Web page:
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Thursday, May 15, 2014

Your relevant Budget summary: The short, the long or the video version – your choice

Last year I branded the federal budget as boring, I won’t be doing the same this year! It’s a tough budget with all Australians told to bear the burden.

Tony Abbot has dubbed it “pain with a purpose” and according to Federal Treasurer Joe Hockey, “the economy is growing at less than normal speed and the time to fix the budget is now.”

For families, there is a focus on healthcare and education; for high income earners, a new tax just for them; for pensioners – new eligibility rules; and for the rest of us – a little bit of extra super.

For anyone who just wants an absolute bare bones budget breakdown, I’ve prepared a summary of the main points below. At the very least you can pretend to care if one of your friends or family members raises the matter.

And for anyone who would like a more comprehensive look at what this year’s Federal Budget involved, I’ve catered for your taste too by including some links to a much longer report and even a video.

First, the summary.

Personal Taxation
  • A levy of 2% will apply for three years to incomes over $180,000 pa, starting in 2014/15. It will increase the top marginal tax rate to 49%.
  • The levy will increase the Fringe Benefits Tax rate to 49% for three years, starting on 1 April 2015.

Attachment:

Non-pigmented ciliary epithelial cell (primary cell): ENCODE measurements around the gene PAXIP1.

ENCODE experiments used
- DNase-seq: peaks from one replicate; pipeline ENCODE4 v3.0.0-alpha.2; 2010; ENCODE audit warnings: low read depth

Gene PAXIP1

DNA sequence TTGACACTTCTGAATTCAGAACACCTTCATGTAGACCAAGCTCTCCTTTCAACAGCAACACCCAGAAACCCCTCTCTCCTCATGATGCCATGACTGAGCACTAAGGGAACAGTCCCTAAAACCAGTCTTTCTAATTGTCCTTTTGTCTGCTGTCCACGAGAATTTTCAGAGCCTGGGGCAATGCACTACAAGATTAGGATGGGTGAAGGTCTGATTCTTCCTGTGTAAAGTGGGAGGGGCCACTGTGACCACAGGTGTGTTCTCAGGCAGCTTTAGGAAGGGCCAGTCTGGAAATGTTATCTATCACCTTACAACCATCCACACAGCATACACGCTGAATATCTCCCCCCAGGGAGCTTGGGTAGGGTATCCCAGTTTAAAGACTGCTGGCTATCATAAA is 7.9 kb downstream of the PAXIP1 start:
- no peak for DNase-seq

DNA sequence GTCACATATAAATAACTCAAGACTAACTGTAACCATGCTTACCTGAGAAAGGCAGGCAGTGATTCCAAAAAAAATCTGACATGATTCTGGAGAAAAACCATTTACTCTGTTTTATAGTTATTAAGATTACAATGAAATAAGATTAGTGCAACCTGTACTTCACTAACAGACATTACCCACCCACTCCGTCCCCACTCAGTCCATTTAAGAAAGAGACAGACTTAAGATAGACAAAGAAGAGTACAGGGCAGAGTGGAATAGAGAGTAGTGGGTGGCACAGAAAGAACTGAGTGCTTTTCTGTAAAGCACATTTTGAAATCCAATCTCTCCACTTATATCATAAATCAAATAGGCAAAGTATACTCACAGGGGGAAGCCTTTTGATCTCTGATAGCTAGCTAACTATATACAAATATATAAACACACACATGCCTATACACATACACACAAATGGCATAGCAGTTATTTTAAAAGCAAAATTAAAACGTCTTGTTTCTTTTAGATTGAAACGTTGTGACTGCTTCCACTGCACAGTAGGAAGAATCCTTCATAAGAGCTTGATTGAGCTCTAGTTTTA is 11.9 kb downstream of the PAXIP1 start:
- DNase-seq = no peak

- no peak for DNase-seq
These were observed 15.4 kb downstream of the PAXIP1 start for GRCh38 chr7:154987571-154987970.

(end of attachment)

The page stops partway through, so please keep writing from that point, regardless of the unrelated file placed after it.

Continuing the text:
• Tax offsets available for dependent spouses and mature age workers will be abolished on 1 July 2014.
  • Income thresholds determining the Private Health Insurance Rebate and Medicare Levy Surcharge will not increase for three years, starting in 2015/16.
  • Interest on HELP debts will increase, with a maximum rate of 6% pa from 1 June 2016.

  • People who make after-tax (non-concessional) super contributions from 1 July 2013 that exceed the cap will have the option to withdraw the excess amount plus earnings on the excess. Currently these excess contributions are taxed at 46.5%.
  • The timeframe for increasing the Superannuation Guarantee contribution rate to 12% will be amended. The next increase, to 9.5%, will occur on 1 July 2014 where it will remain for four years. From 1 July 2018, the rate will increase by 0.5% pa before reaching 12% on 1 July 2022.

Social Security
  • The age at which people will be eligible to receive the Age Pension will increase to 70 from 1 July 2035.
  • From 1 July 2015, Family Tax Benefit – Part B will only be available to families who earn up to $100,000 pa, down from $150,000 pa. This payment will also be limited to families whose youngest child is under 6.
  • The amount of income earned to be eligible for the Commonwealth Seniors Health Care Card will increase each year in line with inflation from 20 September 2014. However, tax-free payments from superannuation pensions will be included in the income assessment from 1 January 2015 for new applicants.
  • From 20 September 2014, the Seniors Supplement will no longer be payable to holders of the Commonwealth Seniors Health Care Card. However, cardholders will still receive the Clean Energy Supplement.
  • People receiving the Disability Support Pension under age 35 may need to undertake a compulsory workforce participation plan.

It’s important to note that at this stage, the measures announced are proposals only and may or may not be made law. So don’t go acting on them just yet…

If you’d like to hear more of what I have to say on the matter, click here for a recording of my most recent “You & Your Money” radio segment on 98.1FM Radio Eastern and click here for your more detailed Budget report.

And if you’d prefer to watch a 6 minute youtube budget update, click here.

Talk soon,

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